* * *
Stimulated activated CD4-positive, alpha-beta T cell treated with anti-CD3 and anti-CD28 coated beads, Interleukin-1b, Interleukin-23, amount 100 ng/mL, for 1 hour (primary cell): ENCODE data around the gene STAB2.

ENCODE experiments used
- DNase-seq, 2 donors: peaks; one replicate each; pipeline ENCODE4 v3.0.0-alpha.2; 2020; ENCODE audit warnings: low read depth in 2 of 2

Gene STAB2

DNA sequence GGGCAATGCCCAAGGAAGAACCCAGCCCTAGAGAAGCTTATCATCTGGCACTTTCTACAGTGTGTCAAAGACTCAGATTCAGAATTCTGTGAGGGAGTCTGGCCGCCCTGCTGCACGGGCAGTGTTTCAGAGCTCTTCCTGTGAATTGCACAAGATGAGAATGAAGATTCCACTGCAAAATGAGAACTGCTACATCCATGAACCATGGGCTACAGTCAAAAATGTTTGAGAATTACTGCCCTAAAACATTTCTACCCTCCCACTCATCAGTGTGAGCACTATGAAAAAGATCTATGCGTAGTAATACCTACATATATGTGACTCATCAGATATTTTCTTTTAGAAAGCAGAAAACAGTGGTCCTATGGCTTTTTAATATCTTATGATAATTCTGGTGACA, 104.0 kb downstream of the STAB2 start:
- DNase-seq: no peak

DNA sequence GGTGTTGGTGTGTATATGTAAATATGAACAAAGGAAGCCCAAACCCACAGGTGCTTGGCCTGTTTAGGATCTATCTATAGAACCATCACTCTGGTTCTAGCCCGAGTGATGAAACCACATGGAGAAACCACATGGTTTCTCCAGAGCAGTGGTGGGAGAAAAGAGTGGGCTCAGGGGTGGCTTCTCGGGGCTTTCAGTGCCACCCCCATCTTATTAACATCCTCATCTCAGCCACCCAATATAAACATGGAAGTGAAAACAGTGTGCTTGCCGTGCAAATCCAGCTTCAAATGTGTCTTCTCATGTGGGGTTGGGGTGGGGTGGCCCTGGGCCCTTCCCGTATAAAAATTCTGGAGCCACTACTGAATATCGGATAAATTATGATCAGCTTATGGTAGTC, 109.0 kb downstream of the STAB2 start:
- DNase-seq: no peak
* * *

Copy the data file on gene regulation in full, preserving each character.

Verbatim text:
Stimulated activated CD4-positive, alpha-beta T cell treated with anti-CD3 and anti-CD28 coated beads, Interleukin-1b, Interleukin-23, amount 100 ng/mL, for 1 hour (primary cell): ENCODE data around the gene STAB2.

ENCODE experiments used
- DNase-seq, 2 donors: peaks; one replicate each; pipeline ENCODE4 v3.0.0-alpha.2; 2020; ENCODE audit warnings: low read depth in 2 of 2

Gene STAB2

DNA sequence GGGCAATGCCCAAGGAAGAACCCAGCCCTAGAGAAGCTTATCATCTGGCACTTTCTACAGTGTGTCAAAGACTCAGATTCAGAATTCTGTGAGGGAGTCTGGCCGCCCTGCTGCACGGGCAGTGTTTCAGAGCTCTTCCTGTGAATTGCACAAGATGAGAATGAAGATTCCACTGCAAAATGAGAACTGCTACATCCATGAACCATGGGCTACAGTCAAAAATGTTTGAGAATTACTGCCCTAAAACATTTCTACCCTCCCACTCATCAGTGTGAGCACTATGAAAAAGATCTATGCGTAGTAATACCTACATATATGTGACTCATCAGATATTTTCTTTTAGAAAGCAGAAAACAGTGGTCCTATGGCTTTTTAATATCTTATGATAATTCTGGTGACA, 104.0 kb downstream of the STAB2 start:
- DNase-seq: no peak

DNA sequence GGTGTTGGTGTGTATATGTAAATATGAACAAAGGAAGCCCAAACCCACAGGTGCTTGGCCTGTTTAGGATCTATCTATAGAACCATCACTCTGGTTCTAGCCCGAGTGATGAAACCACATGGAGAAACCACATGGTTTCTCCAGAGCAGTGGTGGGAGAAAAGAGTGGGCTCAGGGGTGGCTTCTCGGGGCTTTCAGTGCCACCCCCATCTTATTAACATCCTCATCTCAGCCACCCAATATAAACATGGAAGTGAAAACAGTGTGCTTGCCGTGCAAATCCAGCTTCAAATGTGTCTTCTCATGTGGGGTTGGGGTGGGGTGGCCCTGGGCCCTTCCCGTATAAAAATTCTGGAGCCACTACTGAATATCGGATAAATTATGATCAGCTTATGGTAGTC, 109.0 kb downstream of the STAB2 start:
- DNase-seq: no peak